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The Swiss franc climbed on Wednesday as global stocks fell and demand for haven assets increased on growing concerns that the U.S. presidential race had tightened.
The franc reached its strongest level versus the euro since June and advanced against the dollar. Demand for havens is being stoked after an ABC poll showing Republican candidate Donald Trump narrowly ahead in the U.S. presidential race a week before the election.
“When people think negatively about equity markets for whatever reason, that reflects back into those currencies like the Swiss franc,” said Hans Redeker, Morgan Stanley’s chief global currency strategist in London. “There is a debate about how Trump is going to affect asset markets versus Clinton. People in the U.S. are now more concerned Trump will win.”
The franc appreciated 0.1 percent to 1.07746 per euro as of 9:27 a.m. in London, and earlier reached 1.07542, its strongest level since June 27. It ended Tuesday with its strongest close since 2015.
During the second half of this year, when the franc strengthened beyond 1.08 per euro, the currency has snapped back, boosting speculation the Swiss National Bank was defending an unofficial limit. The central bank previously capped the currency at 1.20 per euro before abandoning the defense in January 2015.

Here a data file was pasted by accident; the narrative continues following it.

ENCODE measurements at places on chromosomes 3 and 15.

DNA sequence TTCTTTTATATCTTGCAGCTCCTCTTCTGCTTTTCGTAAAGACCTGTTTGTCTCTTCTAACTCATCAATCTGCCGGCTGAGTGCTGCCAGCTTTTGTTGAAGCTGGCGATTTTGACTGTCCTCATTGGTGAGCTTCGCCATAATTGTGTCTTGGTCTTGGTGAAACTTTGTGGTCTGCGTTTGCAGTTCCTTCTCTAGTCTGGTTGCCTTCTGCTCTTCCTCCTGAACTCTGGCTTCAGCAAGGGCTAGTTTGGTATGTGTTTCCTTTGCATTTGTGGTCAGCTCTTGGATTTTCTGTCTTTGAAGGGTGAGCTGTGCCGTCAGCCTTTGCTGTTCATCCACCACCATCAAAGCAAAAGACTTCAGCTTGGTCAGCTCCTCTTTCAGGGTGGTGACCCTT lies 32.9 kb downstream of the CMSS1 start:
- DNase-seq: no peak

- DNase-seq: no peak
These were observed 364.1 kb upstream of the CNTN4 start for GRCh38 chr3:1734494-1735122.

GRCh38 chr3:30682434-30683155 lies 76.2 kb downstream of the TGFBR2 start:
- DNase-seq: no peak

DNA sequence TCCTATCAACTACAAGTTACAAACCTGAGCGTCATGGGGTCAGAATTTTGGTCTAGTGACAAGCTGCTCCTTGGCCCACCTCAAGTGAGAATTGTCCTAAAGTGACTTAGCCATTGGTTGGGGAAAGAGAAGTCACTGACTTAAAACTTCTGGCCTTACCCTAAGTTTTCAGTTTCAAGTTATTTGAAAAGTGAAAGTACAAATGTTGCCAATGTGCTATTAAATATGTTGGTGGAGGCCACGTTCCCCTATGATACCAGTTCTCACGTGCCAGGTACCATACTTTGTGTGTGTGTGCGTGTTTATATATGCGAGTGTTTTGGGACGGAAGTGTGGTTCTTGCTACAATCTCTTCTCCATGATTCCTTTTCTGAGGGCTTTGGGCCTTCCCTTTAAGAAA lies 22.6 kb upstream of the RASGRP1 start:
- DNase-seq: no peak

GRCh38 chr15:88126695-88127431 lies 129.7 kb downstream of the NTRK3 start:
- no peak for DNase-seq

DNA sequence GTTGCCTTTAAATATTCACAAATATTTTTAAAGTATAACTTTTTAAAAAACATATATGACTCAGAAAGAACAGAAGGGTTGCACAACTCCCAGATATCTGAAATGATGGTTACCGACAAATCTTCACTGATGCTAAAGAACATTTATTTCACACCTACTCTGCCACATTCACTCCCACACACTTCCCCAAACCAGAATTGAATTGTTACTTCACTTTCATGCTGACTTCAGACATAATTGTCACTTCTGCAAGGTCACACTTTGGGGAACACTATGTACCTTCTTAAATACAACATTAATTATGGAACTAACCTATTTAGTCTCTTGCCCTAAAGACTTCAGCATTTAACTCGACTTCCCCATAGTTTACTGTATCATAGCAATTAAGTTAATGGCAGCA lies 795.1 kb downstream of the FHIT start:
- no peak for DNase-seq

Switzerland’s central bank may tolerate a stronger currency, Credit Suisse Group AG economist Maxime Botteron said in a note on Tuesday. Domestic factors such as stronger growth and slightly higher inflation, as well as international developments, may challenge the central bank’s current monetary policy, the economist said.
“What we’ve seen unofficially, through central bank actions, is a desire to keep it close to 1.08 per euro,” said Redeker. “Because the central bank has not made that official, that means there is not going to be an official defense of that.”
SNB President Thomas Jordan said on Tuesday the franc is “significantly overvalued,” speaking in Vevey, Switzerland. He said last month that he’d cut the central bank’s minus 0.75 percent deposit rate further if necessary to keep the franc in check.
By Charlotte Ryan (Bloomberg)